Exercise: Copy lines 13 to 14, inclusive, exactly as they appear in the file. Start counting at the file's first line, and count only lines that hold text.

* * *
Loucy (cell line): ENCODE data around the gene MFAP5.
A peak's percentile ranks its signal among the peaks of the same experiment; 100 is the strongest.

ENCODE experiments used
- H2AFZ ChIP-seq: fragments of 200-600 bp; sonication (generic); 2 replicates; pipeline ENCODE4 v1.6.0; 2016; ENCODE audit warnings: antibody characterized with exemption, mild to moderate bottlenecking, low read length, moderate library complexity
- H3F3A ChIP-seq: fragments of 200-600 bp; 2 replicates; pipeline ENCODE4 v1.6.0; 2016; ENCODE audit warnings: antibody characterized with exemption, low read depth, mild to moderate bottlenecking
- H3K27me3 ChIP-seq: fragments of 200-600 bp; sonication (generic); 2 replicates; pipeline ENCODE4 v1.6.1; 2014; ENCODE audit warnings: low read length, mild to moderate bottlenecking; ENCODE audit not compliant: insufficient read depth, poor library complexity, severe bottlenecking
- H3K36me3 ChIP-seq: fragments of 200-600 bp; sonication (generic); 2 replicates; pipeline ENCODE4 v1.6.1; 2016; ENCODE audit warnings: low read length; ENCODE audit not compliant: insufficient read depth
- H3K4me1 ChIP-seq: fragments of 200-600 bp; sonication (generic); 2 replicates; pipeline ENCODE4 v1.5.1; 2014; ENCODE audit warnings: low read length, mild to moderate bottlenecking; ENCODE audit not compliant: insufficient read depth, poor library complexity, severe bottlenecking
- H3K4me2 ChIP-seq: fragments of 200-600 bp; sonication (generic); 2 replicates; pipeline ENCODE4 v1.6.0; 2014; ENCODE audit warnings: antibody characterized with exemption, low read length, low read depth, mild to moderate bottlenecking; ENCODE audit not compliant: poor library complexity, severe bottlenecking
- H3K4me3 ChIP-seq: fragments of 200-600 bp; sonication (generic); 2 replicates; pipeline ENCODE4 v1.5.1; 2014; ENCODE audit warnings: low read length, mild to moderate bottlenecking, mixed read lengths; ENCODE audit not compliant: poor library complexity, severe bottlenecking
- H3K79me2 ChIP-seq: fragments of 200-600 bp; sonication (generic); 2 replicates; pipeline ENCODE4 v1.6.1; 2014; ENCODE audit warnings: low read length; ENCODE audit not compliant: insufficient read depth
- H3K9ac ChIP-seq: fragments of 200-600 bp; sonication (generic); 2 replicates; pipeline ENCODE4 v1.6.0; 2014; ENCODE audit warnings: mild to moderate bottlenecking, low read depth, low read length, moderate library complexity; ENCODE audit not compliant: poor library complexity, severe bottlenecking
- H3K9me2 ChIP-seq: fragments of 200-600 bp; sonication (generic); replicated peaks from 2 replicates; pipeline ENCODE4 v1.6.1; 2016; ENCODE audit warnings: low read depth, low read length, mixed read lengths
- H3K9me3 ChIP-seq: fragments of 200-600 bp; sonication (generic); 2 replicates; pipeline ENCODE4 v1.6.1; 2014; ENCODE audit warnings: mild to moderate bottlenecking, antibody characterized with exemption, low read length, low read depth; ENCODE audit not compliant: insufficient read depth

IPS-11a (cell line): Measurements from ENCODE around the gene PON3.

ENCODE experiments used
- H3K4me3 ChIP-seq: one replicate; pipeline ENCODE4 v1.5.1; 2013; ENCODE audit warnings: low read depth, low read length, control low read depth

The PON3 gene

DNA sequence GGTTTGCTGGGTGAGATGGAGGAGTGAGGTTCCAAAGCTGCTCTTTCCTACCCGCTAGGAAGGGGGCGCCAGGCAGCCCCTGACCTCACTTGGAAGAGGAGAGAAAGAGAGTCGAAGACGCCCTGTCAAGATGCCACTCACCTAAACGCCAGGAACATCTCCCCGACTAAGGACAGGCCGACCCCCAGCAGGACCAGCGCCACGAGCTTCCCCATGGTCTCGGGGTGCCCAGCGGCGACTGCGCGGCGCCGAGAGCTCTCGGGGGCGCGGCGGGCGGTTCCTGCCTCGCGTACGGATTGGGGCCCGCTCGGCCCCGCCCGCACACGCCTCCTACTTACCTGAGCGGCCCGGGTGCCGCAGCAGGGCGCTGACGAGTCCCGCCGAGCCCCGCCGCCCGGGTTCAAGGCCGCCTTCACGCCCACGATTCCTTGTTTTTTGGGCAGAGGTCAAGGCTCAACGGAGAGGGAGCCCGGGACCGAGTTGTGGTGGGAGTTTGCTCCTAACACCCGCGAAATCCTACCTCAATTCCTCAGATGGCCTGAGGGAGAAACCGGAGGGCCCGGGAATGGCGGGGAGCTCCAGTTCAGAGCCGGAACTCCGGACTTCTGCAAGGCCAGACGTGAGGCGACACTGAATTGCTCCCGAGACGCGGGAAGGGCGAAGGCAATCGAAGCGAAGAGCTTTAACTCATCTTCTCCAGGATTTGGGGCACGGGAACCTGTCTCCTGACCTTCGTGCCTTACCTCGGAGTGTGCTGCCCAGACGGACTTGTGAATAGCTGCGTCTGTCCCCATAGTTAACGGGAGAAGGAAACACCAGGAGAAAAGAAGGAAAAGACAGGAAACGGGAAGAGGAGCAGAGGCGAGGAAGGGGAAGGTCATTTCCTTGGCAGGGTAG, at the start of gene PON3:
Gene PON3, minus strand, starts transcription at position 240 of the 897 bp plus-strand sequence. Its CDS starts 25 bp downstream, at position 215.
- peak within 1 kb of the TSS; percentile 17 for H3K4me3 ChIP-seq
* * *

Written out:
- H3K9me2 ChIP-seq: fragments of 200-600 bp; sonication (generic); replicated peaks from 2 replicates; pipeline ENCODE4 v1.6.1; 2016; ENCODE audit warnings: low read depth, low read length, mixed read lengths
- H3K9me3 ChIP-seq: fragments of 200-600 bp; sonication (generic); 2 replicates; pipeline ENCODE4 v1.6.1; 2014; ENCODE audit warnings: mild to moderate bottlenecking, antibody characterized with exemption, low read length, low read depth; ENCODE audit not compliant: insufficient read depth